Sister Benie of the Ursulines was passing along the narrow road which led to the river. There was on her serene face the remains of what had been great beauty, such as is sometimes given to the bourgeois; but the purple eyes were wells of sadness and the lips ever drooped in pity and mercy. Across her pale cheek was a paler scar, which ran from the left temple to the chin. Sister Teresa, her companion, was young and plain. Soldiers and trappers and Indians passed them on the way up, touching their caps and hats; for Sister Benie was known from Montreal to Tadousac. Suddenly Sister Benie gave a low cry and pressed a hand upon her heart.
“Sister, you are ill?” asked her companion.
“A dizziness; it is gone now.” Presently she caught the arm of a gentleman who was passing.
“My son,” she said, sweetly, “can you tell me who is that young man walking with Brother Jacques; the tall one?”
“He? That is the Chevalier du Cevennes.”
“He is the son of the Marquis de Perigny.”
“Thank you, my son.”
“Monsieur du Cevennes,” said D’Herouville, just before supper that first night of their arrival on Canadian soil, “I see that you are not quite strong enough to keep the engagement. This day two weeks: will that be agreeable?”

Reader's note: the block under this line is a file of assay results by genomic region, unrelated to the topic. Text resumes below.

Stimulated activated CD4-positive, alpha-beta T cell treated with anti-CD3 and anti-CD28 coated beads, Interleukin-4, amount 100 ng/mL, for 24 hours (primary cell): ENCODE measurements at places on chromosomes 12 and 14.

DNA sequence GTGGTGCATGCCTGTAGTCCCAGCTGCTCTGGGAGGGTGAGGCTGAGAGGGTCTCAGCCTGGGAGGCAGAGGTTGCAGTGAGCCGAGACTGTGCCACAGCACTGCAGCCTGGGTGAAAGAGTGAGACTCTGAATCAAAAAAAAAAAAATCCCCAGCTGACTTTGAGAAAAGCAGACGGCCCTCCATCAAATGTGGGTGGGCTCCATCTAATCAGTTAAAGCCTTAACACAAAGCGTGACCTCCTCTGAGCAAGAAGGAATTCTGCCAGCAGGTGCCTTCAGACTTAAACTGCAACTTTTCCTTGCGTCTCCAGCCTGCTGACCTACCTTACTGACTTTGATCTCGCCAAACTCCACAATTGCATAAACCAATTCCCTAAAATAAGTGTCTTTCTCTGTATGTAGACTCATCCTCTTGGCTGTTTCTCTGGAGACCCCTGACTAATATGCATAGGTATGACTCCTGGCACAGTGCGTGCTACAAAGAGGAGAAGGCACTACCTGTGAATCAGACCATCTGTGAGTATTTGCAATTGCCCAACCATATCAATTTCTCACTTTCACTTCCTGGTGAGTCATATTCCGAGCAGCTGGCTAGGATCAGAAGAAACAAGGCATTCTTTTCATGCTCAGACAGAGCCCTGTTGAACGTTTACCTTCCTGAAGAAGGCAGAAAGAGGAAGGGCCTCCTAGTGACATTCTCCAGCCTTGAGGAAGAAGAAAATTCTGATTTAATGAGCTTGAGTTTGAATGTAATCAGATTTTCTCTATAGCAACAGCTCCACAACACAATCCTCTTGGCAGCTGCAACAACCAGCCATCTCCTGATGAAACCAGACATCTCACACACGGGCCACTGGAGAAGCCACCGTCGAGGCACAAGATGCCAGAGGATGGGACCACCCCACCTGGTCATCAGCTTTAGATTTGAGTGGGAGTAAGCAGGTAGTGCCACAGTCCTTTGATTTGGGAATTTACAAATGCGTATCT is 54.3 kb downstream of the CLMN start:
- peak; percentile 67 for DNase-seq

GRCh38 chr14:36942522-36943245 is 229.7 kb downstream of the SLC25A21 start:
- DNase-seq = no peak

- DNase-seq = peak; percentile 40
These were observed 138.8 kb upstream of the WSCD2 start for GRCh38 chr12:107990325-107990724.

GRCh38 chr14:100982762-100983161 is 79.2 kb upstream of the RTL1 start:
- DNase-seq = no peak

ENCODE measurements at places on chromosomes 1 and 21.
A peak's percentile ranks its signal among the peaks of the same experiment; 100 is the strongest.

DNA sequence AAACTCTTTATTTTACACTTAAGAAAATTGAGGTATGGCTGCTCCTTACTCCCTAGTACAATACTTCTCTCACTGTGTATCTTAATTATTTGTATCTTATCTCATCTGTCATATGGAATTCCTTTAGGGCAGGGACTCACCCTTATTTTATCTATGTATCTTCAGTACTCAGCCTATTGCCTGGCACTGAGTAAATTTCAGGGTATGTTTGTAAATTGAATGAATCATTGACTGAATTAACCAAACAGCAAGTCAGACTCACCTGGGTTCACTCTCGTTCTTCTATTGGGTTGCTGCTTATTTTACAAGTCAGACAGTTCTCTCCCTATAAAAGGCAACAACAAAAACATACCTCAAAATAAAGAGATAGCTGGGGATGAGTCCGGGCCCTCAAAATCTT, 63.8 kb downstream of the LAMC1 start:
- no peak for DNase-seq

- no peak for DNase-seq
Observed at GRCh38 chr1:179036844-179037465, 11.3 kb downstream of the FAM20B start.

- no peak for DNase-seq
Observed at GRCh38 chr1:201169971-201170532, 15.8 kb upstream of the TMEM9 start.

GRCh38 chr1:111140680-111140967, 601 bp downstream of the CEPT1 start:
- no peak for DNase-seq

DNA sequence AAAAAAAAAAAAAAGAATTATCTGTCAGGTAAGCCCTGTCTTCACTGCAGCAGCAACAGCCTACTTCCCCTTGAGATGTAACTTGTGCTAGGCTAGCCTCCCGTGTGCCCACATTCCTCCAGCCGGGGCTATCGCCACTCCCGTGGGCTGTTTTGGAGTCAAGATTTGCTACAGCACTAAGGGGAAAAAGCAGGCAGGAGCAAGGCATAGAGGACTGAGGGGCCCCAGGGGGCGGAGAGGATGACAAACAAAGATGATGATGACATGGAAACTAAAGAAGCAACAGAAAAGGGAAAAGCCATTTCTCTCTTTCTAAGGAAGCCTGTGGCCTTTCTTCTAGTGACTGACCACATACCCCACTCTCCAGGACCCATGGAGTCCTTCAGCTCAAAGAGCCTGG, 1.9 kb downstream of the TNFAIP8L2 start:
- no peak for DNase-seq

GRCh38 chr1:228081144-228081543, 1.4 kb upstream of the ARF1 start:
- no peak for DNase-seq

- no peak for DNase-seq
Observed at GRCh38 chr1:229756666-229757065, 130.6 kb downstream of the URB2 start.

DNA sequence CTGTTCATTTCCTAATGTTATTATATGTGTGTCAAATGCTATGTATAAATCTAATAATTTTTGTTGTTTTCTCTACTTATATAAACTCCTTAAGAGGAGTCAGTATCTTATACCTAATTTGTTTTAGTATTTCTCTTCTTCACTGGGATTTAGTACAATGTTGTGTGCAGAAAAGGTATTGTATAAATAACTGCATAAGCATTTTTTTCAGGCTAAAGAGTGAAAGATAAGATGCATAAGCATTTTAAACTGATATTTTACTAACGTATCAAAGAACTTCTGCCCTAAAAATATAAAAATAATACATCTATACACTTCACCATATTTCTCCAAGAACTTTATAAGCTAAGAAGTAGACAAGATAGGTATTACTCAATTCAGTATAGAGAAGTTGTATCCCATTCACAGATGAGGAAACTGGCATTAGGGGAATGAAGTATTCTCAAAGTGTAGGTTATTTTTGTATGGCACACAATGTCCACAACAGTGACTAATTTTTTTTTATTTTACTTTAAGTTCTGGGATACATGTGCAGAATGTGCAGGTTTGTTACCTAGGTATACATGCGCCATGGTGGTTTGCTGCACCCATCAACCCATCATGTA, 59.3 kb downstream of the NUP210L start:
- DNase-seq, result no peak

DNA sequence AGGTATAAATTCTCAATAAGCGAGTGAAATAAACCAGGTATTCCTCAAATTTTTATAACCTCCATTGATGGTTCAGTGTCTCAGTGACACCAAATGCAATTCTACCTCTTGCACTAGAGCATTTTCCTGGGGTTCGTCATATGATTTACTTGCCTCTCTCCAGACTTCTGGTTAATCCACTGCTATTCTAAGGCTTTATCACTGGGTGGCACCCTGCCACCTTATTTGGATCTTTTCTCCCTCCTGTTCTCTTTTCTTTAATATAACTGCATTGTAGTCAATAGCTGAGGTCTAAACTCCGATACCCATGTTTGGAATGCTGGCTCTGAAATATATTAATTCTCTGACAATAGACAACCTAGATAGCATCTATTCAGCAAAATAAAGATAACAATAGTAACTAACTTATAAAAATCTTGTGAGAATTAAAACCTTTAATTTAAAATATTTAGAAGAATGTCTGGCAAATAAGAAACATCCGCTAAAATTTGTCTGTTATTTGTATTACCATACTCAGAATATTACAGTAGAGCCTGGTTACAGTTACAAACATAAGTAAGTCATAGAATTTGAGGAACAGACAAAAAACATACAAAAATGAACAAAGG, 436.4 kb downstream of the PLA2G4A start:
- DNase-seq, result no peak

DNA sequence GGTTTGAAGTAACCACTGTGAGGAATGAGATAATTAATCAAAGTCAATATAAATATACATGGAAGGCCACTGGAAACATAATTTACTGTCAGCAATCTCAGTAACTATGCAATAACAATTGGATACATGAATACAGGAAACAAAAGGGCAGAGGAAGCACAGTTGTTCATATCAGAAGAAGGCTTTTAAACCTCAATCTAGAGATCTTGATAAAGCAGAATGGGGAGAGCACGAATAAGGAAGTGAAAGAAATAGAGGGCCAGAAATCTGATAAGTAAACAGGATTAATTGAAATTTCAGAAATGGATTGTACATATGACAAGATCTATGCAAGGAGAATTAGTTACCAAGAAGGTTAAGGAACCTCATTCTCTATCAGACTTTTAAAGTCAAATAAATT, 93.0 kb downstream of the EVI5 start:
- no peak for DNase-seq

“It will; though I should be better pleased to fix the scene for to-morrow morning.”
D’Herouville raised a deprecating hand. “I should not like to have it said that I took advantage of a man’s weakness. Of course, if you wish absolutely to force it . . .”
The Chevalier looked thoughtfully at his pale hands. “I shall take advantage of your courtesy, Monsieur le Comte.”
“How polite men are when about to cut each other’s throats!” The Vicomte d’Halluys adjusted his baldric and entered the great dining-hall of the Chateau Saint Louis.
He and D’Herouville sat side by side.
“Vicomte, you have never told me why the Chevalier is here. Why should he leave France, he, who possessed a fortune, who had Mazarin’s favor, and who had all the ladies at his feet?”
“Ask him when you meet him,” answered the vicomte, testing the governor’s burgundy.
“And will you pay me those ten thousand livres which you wagered against my claims for madame’s hand?”
The vicomte took a sip of the wine. There was no verbal answer, but his eyes spoke.
“Quebec promises to afford a variety,” commented d’Herouville, glancing to where the Chevalier sat.
“It is quite probable,” affably returned the vicomte. “This is good wine for a wilderness like this. To be sure, it comes from France; I had forgotten.”
The first fortnight passed with the excitement attendant to taking up quarters in a strange land. The Chevalier, Victor and the vicomte were given rooms in the citadel; D’Herouville accepted the courtesy of the governor and became a resident of the chateau; father Chaumonot, Major du Puys, and his selected recruits, had already made off for Onondaga. A word from Father Chaumonot into the governor’s ear promoted the Chevalier to a lieutenancy in lieu of Nicot’s absence in Onondaga. Everything began very well.